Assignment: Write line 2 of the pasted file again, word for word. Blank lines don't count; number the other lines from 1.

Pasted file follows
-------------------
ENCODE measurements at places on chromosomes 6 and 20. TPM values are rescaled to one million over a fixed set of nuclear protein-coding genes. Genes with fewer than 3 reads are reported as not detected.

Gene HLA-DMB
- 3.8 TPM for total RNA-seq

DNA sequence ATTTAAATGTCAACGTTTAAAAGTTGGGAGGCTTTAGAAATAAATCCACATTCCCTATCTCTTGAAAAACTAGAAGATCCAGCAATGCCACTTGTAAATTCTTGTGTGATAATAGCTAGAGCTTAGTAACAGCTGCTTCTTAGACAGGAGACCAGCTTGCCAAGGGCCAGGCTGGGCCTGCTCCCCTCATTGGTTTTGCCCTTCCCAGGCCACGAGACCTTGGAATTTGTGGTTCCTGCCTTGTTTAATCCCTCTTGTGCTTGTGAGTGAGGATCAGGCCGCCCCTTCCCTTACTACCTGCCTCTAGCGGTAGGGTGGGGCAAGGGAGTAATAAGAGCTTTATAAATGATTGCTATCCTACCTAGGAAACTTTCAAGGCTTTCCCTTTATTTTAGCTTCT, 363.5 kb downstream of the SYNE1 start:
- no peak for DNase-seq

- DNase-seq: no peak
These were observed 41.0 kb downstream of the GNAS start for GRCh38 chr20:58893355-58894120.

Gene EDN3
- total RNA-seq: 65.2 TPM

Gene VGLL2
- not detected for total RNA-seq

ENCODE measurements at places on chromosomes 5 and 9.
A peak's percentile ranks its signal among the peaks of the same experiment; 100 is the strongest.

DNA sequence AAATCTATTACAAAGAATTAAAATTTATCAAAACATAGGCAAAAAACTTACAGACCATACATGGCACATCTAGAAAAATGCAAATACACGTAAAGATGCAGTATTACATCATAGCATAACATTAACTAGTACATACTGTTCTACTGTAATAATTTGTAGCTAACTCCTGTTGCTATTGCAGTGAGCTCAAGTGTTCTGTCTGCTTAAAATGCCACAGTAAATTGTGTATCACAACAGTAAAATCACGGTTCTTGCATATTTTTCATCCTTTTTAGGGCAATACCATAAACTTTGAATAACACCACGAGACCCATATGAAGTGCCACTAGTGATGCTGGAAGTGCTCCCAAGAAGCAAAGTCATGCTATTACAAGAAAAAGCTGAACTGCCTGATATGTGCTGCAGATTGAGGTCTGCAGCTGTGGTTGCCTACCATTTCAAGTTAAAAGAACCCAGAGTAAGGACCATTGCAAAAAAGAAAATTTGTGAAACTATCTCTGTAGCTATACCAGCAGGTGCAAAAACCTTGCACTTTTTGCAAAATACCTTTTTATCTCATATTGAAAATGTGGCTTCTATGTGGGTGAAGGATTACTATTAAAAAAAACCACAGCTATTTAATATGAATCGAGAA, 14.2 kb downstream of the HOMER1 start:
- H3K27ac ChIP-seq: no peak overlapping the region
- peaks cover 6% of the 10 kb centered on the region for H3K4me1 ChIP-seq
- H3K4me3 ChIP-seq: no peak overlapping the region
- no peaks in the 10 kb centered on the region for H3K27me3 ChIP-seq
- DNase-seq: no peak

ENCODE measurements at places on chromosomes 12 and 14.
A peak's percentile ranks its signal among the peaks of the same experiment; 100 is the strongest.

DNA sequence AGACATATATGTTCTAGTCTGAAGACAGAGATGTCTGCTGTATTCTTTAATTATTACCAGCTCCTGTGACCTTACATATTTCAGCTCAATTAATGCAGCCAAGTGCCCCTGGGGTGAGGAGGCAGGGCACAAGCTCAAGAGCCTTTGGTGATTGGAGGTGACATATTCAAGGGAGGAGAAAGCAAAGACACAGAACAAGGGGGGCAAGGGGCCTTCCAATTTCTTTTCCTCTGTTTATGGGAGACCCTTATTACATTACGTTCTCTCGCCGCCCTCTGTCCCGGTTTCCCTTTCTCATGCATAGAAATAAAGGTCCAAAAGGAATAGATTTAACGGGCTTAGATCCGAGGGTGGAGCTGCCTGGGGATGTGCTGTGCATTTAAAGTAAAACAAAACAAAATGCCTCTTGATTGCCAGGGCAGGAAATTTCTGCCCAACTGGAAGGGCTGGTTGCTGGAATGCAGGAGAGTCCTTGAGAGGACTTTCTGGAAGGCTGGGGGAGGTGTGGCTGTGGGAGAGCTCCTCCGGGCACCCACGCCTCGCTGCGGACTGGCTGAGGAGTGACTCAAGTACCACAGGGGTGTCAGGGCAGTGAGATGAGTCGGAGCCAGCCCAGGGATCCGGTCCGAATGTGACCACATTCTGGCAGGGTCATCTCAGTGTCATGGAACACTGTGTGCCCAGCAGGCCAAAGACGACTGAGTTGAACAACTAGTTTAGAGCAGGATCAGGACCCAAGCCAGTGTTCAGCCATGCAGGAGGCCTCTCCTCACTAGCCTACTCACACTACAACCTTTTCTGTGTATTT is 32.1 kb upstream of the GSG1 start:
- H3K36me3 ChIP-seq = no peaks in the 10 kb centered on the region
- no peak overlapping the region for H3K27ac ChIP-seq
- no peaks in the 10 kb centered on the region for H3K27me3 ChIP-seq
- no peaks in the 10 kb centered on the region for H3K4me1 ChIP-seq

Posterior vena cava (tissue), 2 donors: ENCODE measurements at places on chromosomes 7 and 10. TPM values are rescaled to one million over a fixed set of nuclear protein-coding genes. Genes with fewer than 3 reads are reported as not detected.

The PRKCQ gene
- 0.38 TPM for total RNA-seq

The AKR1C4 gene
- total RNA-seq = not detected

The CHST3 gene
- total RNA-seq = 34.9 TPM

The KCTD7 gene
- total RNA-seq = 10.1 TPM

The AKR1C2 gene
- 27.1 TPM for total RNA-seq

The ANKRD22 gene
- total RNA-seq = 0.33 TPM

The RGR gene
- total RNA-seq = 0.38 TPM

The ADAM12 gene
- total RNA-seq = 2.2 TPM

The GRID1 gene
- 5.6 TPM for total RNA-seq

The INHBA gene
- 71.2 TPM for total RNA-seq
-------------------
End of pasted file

Gene HLA-DMB